By C.J. SALGADO
EAST LOS ANGELES — With heavy construction activity beginning this month next to the Our Lady of Guadalupe murals on Mednik Avenue at Cesar Chavez Avenue , some locals are wondering, “What’s going on? Who’d mess with Our Lady! Are they covering it up? Preparing to move it? Or worse, is it going to be demolished?”
Well, breathe easier East L.A. Here’s the scoop on all the commotion. KIPP LA, a nonprofit organization that operates public charter schools, purchased the property and is building two new schools on this site on Mednik near Cesar Chavez Avenue with the support of County Supervisor Gloria Molina. It’s also pledged to preserve the murals.
The mural by David Lopez, a native artist from East L.A., was painted in 1973 on a pair of walls from the barrack-like buildings that dotted the old Casa Maravilla housing project. The mural – consisting of two panels – was moved to its present location after the old project was torn down to make way for the new apartments. First drawn as a tribute to a young victim of gang violence, the mural was restored in 2008 by the original artist, Lopez, bringing its brilliant colors back to life for new generations to enjoy. Since then, it has also become a local community shrine visited by many regulars who pray, bring flowers, or light candles. So, it’s important to the community.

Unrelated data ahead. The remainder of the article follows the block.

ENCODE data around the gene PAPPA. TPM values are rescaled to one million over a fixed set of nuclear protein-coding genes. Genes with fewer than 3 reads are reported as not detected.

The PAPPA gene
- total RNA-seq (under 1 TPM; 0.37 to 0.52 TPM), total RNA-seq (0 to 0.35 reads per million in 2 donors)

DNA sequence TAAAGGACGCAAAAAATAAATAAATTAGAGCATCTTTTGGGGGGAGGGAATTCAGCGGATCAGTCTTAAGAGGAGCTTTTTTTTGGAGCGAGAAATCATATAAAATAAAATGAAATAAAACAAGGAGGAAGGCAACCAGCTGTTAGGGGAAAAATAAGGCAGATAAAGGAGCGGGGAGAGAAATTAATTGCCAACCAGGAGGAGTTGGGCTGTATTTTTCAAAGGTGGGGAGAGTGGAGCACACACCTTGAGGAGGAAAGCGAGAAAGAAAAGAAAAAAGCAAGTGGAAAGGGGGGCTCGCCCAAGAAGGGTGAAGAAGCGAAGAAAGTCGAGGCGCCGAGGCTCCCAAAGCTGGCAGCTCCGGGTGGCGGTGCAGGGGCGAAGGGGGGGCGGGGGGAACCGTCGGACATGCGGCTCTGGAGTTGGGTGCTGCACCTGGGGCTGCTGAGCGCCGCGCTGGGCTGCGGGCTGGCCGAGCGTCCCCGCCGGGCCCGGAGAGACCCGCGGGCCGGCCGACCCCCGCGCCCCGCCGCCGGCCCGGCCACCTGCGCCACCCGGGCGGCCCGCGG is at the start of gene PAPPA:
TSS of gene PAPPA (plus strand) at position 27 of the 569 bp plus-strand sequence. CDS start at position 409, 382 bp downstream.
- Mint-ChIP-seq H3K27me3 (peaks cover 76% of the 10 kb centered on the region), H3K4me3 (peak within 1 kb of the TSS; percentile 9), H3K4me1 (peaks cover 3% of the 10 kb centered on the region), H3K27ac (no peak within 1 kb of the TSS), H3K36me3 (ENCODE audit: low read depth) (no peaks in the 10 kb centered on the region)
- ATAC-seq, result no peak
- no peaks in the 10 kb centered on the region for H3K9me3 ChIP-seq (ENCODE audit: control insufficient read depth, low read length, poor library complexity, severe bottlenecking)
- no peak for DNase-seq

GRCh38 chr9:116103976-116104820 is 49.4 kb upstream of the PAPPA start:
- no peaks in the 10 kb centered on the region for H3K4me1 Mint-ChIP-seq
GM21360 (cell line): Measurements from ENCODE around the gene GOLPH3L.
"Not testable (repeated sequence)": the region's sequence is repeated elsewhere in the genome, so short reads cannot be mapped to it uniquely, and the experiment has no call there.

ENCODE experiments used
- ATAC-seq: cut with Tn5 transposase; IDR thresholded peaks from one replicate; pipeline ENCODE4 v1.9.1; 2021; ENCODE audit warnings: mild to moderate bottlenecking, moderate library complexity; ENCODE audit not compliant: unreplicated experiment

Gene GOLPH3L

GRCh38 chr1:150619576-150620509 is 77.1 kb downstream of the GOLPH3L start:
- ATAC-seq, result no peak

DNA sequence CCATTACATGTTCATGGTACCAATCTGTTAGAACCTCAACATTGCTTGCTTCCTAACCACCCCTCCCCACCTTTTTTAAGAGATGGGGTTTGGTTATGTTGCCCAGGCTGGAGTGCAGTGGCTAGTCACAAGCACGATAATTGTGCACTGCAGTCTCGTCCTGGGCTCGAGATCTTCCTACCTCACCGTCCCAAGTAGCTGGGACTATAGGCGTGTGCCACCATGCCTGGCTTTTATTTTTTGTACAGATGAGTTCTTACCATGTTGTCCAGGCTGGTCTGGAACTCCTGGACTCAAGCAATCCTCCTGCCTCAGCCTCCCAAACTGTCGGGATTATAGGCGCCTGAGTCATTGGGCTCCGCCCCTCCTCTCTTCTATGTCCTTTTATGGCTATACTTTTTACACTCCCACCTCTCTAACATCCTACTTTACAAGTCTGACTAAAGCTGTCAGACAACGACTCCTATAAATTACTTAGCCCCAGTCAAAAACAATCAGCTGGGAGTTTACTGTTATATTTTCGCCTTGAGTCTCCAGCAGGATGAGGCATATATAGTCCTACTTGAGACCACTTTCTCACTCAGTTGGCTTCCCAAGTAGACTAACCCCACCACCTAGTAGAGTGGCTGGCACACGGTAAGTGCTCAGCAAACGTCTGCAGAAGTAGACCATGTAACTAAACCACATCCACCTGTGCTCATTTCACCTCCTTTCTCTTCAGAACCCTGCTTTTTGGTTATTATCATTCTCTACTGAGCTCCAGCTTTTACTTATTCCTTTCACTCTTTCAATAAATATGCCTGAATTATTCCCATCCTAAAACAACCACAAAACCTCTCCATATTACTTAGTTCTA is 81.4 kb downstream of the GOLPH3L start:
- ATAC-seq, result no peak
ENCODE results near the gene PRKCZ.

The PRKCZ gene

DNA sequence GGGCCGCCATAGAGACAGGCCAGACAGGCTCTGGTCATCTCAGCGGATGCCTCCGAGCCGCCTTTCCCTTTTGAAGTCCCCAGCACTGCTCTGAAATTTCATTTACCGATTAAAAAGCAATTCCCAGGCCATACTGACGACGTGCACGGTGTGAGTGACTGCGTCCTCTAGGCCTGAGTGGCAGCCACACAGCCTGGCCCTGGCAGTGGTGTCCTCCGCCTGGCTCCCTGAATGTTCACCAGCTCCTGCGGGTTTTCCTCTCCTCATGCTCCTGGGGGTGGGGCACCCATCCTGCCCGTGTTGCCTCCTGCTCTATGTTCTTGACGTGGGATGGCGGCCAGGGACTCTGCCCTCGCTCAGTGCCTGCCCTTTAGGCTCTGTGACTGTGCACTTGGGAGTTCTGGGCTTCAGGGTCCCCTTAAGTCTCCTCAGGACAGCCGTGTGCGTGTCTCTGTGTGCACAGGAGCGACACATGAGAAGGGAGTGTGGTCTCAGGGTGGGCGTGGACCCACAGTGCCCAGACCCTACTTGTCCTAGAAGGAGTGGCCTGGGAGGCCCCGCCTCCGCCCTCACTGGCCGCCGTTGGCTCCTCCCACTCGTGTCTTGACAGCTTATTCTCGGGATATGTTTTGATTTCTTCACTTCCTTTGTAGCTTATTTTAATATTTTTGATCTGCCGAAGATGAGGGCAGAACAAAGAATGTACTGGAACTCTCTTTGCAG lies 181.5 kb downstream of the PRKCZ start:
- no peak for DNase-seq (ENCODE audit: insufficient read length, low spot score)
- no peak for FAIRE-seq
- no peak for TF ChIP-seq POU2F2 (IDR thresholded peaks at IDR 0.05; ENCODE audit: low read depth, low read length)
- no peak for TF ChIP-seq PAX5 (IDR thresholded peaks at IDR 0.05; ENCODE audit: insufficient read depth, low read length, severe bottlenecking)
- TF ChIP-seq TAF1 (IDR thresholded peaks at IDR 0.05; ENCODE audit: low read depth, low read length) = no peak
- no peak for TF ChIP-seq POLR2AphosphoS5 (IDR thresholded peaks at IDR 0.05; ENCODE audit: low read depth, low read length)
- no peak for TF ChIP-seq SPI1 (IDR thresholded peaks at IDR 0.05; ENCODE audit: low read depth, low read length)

The new “campus” will be home to the KIPP Iluminar Academy, an elementary school, and KIPP Sol Academy, a middle school eventually serving more than 1,000 students, K-8. Ms. Alma Reza, Chief of Real Estate at KIPP LA, confirmed that the mural is to be protected. Because a new building is to be raised just behind the mural and the former L.A. County Housing Authority offices are being torn down a few feet away, a partial enclosure is being built around it for the duration of the construction expected to last about a year. It will still be accessible for viewing.
KIPP is the second charter school to agree to preserve an East L.A. murals as part of a school construction project. In 2012, the Alliance for College-Ready Public Schools and a group of artists reached an agreement to preserve the tiled murals above the former First Street Store.
As a result of these agreements, East L.A.’s murals will continue to serve as an important history lesson in one’s cultural roots and in the power of faith.
C.J. Salgado is a resident of East Los Angeles